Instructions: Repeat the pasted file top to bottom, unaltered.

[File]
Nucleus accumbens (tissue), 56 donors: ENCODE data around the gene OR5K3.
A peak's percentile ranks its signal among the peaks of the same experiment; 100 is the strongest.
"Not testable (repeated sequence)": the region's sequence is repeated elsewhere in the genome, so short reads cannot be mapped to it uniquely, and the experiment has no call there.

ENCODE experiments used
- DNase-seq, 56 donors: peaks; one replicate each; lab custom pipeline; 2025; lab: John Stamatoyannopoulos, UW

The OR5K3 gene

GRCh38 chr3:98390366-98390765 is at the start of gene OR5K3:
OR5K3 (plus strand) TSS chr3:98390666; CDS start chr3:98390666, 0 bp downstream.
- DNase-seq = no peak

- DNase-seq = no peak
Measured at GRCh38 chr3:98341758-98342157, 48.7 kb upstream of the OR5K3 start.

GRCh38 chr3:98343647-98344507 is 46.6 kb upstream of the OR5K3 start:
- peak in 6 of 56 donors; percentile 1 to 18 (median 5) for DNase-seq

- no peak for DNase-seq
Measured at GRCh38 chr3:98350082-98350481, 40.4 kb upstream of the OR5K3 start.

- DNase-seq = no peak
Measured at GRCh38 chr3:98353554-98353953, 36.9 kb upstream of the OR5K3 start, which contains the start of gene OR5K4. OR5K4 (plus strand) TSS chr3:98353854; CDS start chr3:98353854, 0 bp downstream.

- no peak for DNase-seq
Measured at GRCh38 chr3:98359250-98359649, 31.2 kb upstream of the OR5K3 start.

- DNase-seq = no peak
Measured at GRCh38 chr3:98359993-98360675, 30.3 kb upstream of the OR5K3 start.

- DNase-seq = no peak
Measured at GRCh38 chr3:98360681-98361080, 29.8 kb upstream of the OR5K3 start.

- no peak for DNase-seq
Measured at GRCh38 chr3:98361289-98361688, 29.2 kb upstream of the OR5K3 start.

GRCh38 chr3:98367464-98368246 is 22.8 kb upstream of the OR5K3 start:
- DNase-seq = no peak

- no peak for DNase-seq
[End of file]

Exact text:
Nucleus accumbens (tissue), 56 donors: ENCODE data around the gene OR5K3.
A peak's percentile ranks its signal among the peaks of the same experiment; 100 is the strongest.
"Not testable (repeated sequence)": the region's sequence is repeated elsewhere in the genome, so short reads cannot be mapped to it uniquely, and the experiment has no call there.

ENCODE experiments used
- DNase-seq, 56 donors: peaks; one replicate each; lab custom pipeline; 2025; lab: John Stamatoyannopoulos, UW

The OR5K3 gene

GRCh38 chr3:98390366-98390765 is at the start of gene OR5K3:
OR5K3 (plus strand) TSS chr3:98390666; CDS start chr3:98390666, 0 bp downstream.
- DNase-seq = no peak

- DNase-seq = no peak
Measured at GRCh38 chr3:98341758-98342157, 48.7 kb upstream of the OR5K3 start.

GRCh38 chr3:98343647-98344507 is 46.6 kb upstream of the OR5K3 start:
- peak in 6 of 56 donors; percentile 1 to 18 (median 5) for DNase-seq

- no peak for DNase-seq
Measured at GRCh38 chr3:98350082-98350481, 40.4 kb upstream of the OR5K3 start.

- DNase-seq = no peak
Measured at GRCh38 chr3:98353554-98353953, 36.9 kb upstream of the OR5K3 start, which contains the start of gene OR5K4. OR5K4 (plus strand) TSS chr3:98353854; CDS start chr3:98353854, 0 bp downstream.

- no peak for DNase-seq
Measured at GRCh38 chr3:98359250-98359649, 31.2 kb upstream of the OR5K3 start.

- DNase-seq = no peak
Measured at GRCh38 chr3:98359993-98360675, 30.3 kb upstream of the OR5K3 start.

- DNase-seq = no peak
Measured at GRCh38 chr3:98360681-98361080, 29.8 kb upstream of the OR5K3 start.

- no peak for DNase-seq
Measured at GRCh38 chr3:98361289-98361688, 29.2 kb upstream of the OR5K3 start.

GRCh38 chr3:98367464-98368246 is 22.8 kb upstream of the OR5K3 start:
- DNase-seq = no peak

- no peak for DNase-seq